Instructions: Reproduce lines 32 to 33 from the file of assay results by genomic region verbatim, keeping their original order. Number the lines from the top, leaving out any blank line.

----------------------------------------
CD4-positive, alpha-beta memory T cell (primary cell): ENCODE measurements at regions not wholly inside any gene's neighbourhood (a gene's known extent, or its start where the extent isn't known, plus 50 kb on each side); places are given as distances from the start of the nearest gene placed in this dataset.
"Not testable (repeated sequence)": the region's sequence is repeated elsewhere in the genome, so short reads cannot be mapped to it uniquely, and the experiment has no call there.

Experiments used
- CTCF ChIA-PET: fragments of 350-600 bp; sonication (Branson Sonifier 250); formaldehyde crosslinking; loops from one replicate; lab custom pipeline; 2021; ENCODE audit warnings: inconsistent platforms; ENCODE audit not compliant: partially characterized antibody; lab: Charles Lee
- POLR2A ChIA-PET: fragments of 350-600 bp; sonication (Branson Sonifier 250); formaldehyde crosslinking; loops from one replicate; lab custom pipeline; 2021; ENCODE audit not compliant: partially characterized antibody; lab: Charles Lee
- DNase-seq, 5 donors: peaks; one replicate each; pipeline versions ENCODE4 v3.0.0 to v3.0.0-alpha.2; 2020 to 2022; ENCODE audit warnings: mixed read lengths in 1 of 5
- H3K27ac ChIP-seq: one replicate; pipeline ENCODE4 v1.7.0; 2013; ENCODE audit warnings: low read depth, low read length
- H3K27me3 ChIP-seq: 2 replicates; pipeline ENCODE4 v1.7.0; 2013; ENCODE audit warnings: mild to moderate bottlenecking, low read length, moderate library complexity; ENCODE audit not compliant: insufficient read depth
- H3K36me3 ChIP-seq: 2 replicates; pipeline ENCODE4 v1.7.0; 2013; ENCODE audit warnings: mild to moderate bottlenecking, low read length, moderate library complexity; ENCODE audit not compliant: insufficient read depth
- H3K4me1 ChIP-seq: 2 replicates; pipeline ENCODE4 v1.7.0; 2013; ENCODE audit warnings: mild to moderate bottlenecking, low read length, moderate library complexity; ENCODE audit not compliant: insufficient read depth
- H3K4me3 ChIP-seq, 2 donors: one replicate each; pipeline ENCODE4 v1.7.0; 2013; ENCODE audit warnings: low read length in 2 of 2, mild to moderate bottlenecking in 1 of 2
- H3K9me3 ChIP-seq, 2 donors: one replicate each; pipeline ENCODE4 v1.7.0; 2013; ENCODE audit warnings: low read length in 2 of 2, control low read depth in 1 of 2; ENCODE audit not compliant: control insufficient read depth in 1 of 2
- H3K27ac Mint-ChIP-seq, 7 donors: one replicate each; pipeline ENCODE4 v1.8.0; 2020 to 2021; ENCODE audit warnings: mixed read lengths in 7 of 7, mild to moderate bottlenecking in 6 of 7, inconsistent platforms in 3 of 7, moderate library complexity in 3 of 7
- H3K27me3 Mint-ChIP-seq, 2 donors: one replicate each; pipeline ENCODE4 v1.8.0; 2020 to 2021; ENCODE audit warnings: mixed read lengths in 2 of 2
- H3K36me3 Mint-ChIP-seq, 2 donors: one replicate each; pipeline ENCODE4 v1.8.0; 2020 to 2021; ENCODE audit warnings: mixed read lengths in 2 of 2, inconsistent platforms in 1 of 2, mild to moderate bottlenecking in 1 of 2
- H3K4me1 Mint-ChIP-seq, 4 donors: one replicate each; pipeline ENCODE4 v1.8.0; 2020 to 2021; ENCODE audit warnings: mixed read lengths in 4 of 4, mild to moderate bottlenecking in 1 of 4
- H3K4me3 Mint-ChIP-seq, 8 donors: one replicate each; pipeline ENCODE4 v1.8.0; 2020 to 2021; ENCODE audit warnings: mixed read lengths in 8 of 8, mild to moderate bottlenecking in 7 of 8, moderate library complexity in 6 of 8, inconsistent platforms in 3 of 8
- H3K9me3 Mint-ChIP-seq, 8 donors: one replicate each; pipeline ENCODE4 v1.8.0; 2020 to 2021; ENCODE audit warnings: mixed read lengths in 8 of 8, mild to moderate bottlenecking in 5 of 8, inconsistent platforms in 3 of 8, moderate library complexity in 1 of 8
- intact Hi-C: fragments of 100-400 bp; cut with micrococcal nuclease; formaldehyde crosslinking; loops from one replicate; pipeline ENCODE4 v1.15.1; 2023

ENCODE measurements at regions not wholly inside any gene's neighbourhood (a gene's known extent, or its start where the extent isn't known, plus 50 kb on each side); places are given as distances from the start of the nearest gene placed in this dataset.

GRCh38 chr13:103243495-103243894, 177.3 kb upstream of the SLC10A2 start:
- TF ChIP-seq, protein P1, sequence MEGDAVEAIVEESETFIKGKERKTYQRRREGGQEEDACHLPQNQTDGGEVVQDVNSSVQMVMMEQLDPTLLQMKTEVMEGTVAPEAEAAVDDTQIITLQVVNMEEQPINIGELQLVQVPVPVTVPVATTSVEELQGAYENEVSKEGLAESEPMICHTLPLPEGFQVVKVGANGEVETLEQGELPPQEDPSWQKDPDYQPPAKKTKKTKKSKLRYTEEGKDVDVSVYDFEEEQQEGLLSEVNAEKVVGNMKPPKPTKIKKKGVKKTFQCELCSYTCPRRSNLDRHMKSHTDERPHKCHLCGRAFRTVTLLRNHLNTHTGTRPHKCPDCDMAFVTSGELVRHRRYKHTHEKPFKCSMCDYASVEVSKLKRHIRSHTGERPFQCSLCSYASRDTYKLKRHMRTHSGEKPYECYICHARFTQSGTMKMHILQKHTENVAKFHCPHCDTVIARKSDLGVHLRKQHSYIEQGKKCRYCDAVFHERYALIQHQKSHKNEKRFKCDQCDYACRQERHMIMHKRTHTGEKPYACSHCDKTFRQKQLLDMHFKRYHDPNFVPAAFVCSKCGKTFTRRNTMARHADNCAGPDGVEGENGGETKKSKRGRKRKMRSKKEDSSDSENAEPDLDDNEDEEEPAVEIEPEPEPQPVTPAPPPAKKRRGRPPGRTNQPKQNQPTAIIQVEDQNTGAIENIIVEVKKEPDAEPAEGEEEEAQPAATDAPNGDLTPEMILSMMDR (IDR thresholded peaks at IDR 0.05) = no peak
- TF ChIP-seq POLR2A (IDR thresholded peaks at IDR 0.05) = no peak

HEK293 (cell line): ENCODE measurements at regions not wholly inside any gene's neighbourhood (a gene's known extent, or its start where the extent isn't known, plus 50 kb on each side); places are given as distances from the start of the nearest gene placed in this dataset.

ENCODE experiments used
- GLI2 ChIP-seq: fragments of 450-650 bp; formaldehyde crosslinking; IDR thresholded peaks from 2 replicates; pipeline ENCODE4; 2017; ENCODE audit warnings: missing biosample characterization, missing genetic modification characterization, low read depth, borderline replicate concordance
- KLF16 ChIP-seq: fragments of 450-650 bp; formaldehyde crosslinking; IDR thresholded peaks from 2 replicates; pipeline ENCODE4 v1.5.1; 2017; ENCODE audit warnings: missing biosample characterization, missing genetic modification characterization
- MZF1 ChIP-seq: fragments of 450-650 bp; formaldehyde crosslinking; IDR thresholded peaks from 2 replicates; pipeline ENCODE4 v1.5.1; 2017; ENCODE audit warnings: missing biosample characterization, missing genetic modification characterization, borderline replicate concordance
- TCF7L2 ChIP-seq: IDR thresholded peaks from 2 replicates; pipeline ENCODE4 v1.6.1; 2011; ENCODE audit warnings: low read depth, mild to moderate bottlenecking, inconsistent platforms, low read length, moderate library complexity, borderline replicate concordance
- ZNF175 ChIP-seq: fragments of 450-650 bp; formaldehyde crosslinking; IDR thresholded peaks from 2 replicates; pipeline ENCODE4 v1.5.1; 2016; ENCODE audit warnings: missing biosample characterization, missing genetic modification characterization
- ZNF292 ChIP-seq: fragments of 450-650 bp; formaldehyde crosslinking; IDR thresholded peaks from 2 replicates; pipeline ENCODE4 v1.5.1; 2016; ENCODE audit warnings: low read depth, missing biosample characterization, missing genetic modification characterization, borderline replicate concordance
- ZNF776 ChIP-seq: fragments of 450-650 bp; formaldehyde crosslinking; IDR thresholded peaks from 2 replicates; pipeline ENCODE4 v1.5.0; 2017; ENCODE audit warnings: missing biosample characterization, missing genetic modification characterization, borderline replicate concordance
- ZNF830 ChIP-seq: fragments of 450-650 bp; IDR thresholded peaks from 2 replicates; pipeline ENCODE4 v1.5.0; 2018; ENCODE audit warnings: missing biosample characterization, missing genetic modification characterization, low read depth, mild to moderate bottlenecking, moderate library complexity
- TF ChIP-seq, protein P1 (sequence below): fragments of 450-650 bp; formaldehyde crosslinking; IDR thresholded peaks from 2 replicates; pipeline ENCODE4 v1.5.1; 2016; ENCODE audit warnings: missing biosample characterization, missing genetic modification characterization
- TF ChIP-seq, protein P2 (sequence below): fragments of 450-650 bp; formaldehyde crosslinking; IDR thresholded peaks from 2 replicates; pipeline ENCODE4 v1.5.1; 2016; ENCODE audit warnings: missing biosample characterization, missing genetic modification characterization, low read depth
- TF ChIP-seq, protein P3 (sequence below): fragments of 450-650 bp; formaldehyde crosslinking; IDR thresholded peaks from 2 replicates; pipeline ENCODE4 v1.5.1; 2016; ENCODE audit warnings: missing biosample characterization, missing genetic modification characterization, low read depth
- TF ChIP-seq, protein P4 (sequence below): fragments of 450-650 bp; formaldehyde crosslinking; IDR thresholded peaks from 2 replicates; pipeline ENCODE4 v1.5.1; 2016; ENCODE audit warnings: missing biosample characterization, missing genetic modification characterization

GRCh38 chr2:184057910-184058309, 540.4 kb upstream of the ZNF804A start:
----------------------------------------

- ZNF776 ChIP-seq: fragments of 450-650 bp; formaldehyde crosslinking; IDR thresholded peaks from 2 replicates; pipeline ENCODE4 v1.5.0; 2017; ENCODE audit warnings: missing biosample characterization, missing genetic modification characterization, borderline replicate concordance
- ZNF830 ChIP-seq: fragments of 450-650 bp; IDR thresholded peaks from 2 replicates; pipeline ENCODE4 v1.5.0; 2018; ENCODE audit warnings: missing biosample characterization, missing genetic modification characterization, low read depth, mild to moderate bottlenecking, moderate library complexity